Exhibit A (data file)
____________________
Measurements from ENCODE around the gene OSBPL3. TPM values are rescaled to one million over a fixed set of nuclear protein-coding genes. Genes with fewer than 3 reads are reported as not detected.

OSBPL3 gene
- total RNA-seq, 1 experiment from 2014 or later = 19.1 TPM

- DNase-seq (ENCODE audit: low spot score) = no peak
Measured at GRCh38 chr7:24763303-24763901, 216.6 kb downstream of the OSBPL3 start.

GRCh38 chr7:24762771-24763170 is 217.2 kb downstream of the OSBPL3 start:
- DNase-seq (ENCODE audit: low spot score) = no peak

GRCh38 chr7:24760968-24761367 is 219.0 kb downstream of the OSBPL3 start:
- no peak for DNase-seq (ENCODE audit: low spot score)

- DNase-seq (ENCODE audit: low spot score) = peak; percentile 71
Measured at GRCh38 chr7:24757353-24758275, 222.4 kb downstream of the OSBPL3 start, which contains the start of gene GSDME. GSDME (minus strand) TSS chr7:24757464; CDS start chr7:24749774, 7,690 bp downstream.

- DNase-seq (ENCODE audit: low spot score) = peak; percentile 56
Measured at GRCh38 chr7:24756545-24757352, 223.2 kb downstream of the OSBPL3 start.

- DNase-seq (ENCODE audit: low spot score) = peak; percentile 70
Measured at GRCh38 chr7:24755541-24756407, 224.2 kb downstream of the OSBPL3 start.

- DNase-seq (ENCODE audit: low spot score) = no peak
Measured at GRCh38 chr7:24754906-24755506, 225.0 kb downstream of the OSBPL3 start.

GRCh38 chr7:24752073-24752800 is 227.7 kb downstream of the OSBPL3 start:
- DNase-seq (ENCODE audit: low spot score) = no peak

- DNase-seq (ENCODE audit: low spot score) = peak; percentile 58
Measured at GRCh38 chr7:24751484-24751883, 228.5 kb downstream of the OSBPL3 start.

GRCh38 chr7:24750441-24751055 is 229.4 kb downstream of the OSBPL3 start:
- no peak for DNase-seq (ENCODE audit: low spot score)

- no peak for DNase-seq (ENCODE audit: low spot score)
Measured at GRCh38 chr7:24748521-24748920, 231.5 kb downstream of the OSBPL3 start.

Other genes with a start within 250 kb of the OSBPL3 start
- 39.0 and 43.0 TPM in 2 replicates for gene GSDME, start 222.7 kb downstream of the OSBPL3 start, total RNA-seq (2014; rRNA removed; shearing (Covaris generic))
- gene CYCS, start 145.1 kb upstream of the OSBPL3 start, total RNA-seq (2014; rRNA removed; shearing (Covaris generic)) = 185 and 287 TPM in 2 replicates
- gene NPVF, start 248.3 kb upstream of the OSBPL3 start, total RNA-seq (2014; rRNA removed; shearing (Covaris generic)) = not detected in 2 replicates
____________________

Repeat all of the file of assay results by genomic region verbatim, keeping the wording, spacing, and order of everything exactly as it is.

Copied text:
Measurements from ENCODE around the gene OSBPL3. TPM values are rescaled to one million over a fixed set of nuclear protein-coding genes. Genes with fewer than 3 reads are reported as not detected.

OSBPL3 gene
- total RNA-seq, 1 experiment from 2014 or later = 19.1 TPM

- DNase-seq (ENCODE audit: low spot score) = no peak
Measured at GRCh38 chr7:24763303-24763901, 216.6 kb downstream of the OSBPL3 start.

GRCh38 chr7:24762771-24763170 is 217.2 kb downstream of the OSBPL3 start:
- DNase-seq (ENCODE audit: low spot score) = no peak

GRCh38 chr7:24760968-24761367 is 219.0 kb downstream of the OSBPL3 start:
- no peak for DNase-seq (ENCODE audit: low spot score)

- DNase-seq (ENCODE audit: low spot score) = peak; percentile 71
Measured at GRCh38 chr7:24757353-24758275, 222.4 kb downstream of the OSBPL3 start, which contains the start of gene GSDME. GSDME (minus strand) TSS chr7:24757464; CDS start chr7:24749774, 7,690 bp downstream.

- DNase-seq (ENCODE audit: low spot score) = peak; percentile 56
Measured at GRCh38 chr7:24756545-24757352, 223.2 kb downstream of the OSBPL3 start.

- DNase-seq (ENCODE audit: low spot score) = peak; percentile 70
Measured at GRCh38 chr7:24755541-24756407, 224.2 kb downstream of the OSBPL3 start.

- DNase-seq (ENCODE audit: low spot score) = no peak
Measured at GRCh38 chr7:24754906-24755506, 225.0 kb downstream of the OSBPL3 start.

GRCh38 chr7:24752073-24752800 is 227.7 kb downstream of the OSBPL3 start:
- DNase-seq (ENCODE audit: low spot score) = no peak

- DNase-seq (ENCODE audit: low spot score) = peak; percentile 58
Measured at GRCh38 chr7:24751484-24751883, 228.5 kb downstream of the OSBPL3 start.

GRCh38 chr7:24750441-24751055 is 229.4 kb downstream of the OSBPL3 start:
- no peak for DNase-seq (ENCODE audit: low spot score)

- no peak for DNase-seq (ENCODE audit: low spot score)
Measured at GRCh38 chr7:24748521-24748920, 231.5 kb downstream of the OSBPL3 start.

Other genes with a start within 250 kb of the OSBPL3 start
- 39.0 and 43.0 TPM in 2 replicates for gene GSDME, start 222.7 kb downstream of the OSBPL3 start, total RNA-seq (2014; rRNA removed; shearing (Covaris generic))
- gene CYCS, start 145.1 kb upstream of the OSBPL3 start, total RNA-seq (2014; rRNA removed; shearing (Covaris generic)) = 185 and 287 TPM in 2 replicates
- gene NPVF, start 248.3 kb upstream of the OSBPL3 start, total RNA-seq (2014; rRNA removed; shearing (Covaris generic)) = not detected in 2 replicates